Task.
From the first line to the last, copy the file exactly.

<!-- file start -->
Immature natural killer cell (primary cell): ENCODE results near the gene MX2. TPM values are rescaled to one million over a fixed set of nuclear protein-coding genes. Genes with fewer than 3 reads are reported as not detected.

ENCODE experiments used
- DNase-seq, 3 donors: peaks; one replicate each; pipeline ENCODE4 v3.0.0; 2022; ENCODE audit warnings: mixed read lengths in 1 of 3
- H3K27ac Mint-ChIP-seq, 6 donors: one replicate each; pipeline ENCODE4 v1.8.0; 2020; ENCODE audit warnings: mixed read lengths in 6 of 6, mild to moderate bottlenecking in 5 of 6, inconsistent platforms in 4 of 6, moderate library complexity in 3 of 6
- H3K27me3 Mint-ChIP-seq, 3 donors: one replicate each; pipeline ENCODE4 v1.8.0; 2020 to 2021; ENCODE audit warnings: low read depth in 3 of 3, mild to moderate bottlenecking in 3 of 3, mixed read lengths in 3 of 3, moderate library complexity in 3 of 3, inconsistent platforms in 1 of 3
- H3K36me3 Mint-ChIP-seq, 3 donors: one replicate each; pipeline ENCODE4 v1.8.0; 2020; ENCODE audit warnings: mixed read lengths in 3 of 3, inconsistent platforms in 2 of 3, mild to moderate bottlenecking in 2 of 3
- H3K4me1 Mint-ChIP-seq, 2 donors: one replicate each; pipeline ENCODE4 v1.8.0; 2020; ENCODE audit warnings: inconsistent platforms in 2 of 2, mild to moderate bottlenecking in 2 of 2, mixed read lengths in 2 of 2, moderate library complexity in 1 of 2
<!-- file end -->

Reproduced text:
Immature natural killer cell (primary cell): ENCODE results near the gene MX2. TPM values are rescaled to one million over a fixed set of nuclear protein-coding genes. Genes with fewer than 3 reads are reported as not detected.

ENCODE experiments used
- DNase-seq, 3 donors: peaks; one replicate each; pipeline ENCODE4 v3.0.0; 2022; ENCODE audit warnings: mixed read lengths in 1 of 3
- H3K27ac Mint-ChIP-seq, 6 donors: one replicate each; pipeline ENCODE4 v1.8.0; 2020; ENCODE audit warnings: mixed read lengths in 6 of 6, mild to moderate bottlenecking in 5 of 6, inconsistent platforms in 4 of 6, moderate library complexity in 3 of 6
- H3K27me3 Mint-ChIP-seq, 3 donors: one replicate each; pipeline ENCODE4 v1.8.0; 2020 to 2021; ENCODE audit warnings: low read depth in 3 of 3, mild to moderate bottlenecking in 3 of 3, mixed read lengths in 3 of 3, moderate library complexity in 3 of 3, inconsistent platforms in 1 of 3
- H3K36me3 Mint-ChIP-seq, 3 donors: one replicate each; pipeline ENCODE4 v1.8.0; 2020; ENCODE audit warnings: mixed read lengths in 3 of 3, inconsistent platforms in 2 of 3, mild to moderate bottlenecking in 2 of 3
- H3K4me1 Mint-ChIP-seq, 2 donors: one replicate each; pipeline ENCODE4 v1.8.0; 2020; ENCODE audit warnings: inconsistent platforms in 2 of 2, mild to moderate bottlenecking in 2 of 2, mixed read lengths in 2 of 2, moderate library complexity in 1 of 2